What would you do if you were Mark?
Mark dropped the tithing coin in the tithing side of the box. (Put a coin in the “Tithing” side of the box.) He put the nine coins back in the “To Spend or Save” side of the box and walked down the aisle to put the toy back on the shelf.
Mark’s mother didn’t say anything, but she put her arm around Mark and gave him a tight squeeze. Mark knew he had done the right thing.
The next day at church, Mark gave his tithing envelope to the bishop. The bishop shook Mark’s hand and told Mark that Heavenly Father was happy that he paid his tithing. Mark was happy too. He knew he had made the right choice. (Adapted from Marshall T. Burton, “The Little Red Car,” Instructor, Apr. 1966, pp. 158–59.)
What choice did Mark have to make?
Why was this a difficult choice for him?
How did Mark feel about the choice he made? Why?
Who else was happy about Mark’s choice?
Paying Tithing Shows Love for Heavenly Father and Jesus Christ
Explain that we show our love for Heavenly Father and Jesus Christ when we pay tithing.
What blessings have Heavenly Father and Jesus Christ given you?
Point out that one coin out of ten is not much to give to thank Heavenly Father and Jesus for the many blessings they have given us.
Show the brown paper circles to the children, pointing out how small the circles are. Explain that these circles are the same size as coins called mites, which were used when Jesus Christ was on the earth. Mites were not worth very much.
Show picture 2-55, The Widow’s Mite, and explain that even though mites were very small and not worth very much, a woman used them to show love for Heavenly Father. Tell the story found in Mark 12:41–44.
Explain that in Jesus Christ’s time, tithing and offerings were collected at the temple in large containers with openings at the top. (Point out the container in the picture.) One day Jesus watched the people as they came and put their money in the container. When Jesus saw the widow put in her money, he called over his disciples. He told the disciples that the widow had done a great deed because she loved Heavenly Father enough to give even though she did not have very much money.
Read aloud from Mark 12:43 what Jesus told the disciples. Explain that the widow had given only a small amount compared to the amounts that some rich people paid, but Jesus knew that she gave what she had because she loved Heavenly Father. We too can show our love for Heavenly Father and Jesus Christ by paying our tithing, even if it is just a small amount.
Remind the children how Mark showed his love for Heavenly Father and Jesus by choosing to pay his tithing instead of buying the toy. It was difficult for Mark, but he felt happy when he made the right choice.
Help the children sing or say the words to “I Want to Give the Lord My Tenth.” Repeat the song a few times so the children can learn the words.
Remind the children that when we pay our tithing, we show that we love Heavenly Father and Jesus Christ.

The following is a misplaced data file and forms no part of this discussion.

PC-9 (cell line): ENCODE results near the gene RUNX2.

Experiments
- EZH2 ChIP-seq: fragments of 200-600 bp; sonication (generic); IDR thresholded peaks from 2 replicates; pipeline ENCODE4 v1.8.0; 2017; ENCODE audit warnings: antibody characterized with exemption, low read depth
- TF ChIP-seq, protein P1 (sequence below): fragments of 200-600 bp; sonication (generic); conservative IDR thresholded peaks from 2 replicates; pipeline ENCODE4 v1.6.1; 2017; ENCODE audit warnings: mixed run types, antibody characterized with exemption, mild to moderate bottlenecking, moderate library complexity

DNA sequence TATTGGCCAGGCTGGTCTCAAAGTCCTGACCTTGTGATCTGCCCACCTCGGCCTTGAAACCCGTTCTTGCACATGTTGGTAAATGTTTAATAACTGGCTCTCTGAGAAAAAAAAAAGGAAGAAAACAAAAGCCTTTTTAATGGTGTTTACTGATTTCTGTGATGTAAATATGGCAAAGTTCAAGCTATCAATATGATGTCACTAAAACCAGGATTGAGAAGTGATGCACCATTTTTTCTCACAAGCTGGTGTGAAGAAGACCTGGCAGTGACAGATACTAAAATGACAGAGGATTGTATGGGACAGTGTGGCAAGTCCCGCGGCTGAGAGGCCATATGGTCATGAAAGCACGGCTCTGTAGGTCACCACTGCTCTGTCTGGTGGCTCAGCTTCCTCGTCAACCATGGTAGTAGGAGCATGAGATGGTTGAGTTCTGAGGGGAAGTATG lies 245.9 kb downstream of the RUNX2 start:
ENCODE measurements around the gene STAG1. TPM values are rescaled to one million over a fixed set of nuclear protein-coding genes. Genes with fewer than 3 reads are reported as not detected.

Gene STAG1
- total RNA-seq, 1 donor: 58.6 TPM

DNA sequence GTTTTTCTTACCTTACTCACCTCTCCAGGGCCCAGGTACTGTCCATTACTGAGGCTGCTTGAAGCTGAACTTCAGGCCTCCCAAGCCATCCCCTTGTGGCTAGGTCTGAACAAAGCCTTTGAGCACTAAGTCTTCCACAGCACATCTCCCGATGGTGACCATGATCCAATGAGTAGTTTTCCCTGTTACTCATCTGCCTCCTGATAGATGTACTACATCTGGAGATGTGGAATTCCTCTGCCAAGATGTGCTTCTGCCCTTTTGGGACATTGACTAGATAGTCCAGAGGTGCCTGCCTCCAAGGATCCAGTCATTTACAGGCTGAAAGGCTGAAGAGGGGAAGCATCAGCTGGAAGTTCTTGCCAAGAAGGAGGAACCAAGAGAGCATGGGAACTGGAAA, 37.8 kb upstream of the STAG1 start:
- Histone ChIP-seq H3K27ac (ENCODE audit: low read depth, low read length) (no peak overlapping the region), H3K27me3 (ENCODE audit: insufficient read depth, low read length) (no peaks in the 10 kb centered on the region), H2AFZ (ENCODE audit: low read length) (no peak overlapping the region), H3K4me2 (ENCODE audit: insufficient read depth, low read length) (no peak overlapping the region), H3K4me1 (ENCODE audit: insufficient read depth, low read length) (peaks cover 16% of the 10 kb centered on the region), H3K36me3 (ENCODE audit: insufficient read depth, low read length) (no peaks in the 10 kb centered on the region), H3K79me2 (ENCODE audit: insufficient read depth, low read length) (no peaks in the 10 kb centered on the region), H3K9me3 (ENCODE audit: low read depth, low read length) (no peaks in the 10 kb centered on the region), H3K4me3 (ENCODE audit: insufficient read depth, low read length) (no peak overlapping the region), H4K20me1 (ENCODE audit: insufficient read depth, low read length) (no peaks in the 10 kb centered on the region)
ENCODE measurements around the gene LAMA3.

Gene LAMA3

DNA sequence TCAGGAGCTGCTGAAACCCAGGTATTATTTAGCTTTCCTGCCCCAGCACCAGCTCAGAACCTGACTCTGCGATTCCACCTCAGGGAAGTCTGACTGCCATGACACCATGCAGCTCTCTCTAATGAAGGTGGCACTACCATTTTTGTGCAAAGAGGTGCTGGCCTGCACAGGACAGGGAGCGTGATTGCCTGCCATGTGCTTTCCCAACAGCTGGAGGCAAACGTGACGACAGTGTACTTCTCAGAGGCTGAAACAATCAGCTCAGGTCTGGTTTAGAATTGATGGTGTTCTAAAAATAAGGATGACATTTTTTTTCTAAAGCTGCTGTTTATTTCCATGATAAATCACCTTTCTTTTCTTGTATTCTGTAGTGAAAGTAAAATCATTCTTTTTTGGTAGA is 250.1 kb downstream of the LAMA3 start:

How We Pay Tithing
Remind the children that when Jesus was on the earth, the people put their tithing and other offerings of money into containers at the temple. Explain that today we pay our tithing to the bishop (or branch president) or one of his counselors.
Give a Tithing and Other Offerings slip and a tithing envelope to each child. Explain that we use these forms and envelopes when we pay our tithing. Show the children how to fill out the form. If the children are interested, briefly explain the other donation categories listed on the form. Explain that we put the form and the money in the envelope and give it to our bishop (or branch president) or one of his counselors.
Show the ten coins again.
If you earned these ten coins, how much tithing would you put in the envelope?
Have a child take the proper amount and put it in an envelope with the form.
What do we do with the tithing envelope?
Bear your testimony about how we show love for Heavenly Father and Jesus Christ by paying our tithing.
Encourage the children to pay tithing on any money they earn, no matter how small the amount.
Invite a child to give the closing prayer.
Choose from the following activities those that will work best for the children in your class. You can use them in the lesson itself or as a review or summary. For additional guidance, see “Class Time” in “Helps for the Teacher.”
Discuss with the children some of the things tithing money is used for, such as building temples and meetinghouses, doing missionary work, and printing lesson manuals. Discuss how these things benefit us and others.
Give the children paper and crayons or pencils, and let each child draw a picture of one of the things you have discussed.
Sing or say the words to
“I’m Glad to Pay a Tithing” (Children’s Songbook, p. 150).My Heav’nly Father gives me all good and lovely things:The sun that shines, the rain that falls, the meadowlark that sings.I’m glad to pay a tithing, one-tenth of all I earn;It’s little when I think of all God gives me in return.
Talk about the importance of having the right attitude when obeying the law of tithing, as with any other commandment that our Heavenly Father gives us.
Let each child decorate a container, such as a box, can, or envelope, for tithing. Bring the containers yourself or contact the children during the week before this lesson to ask them to bring their own containers.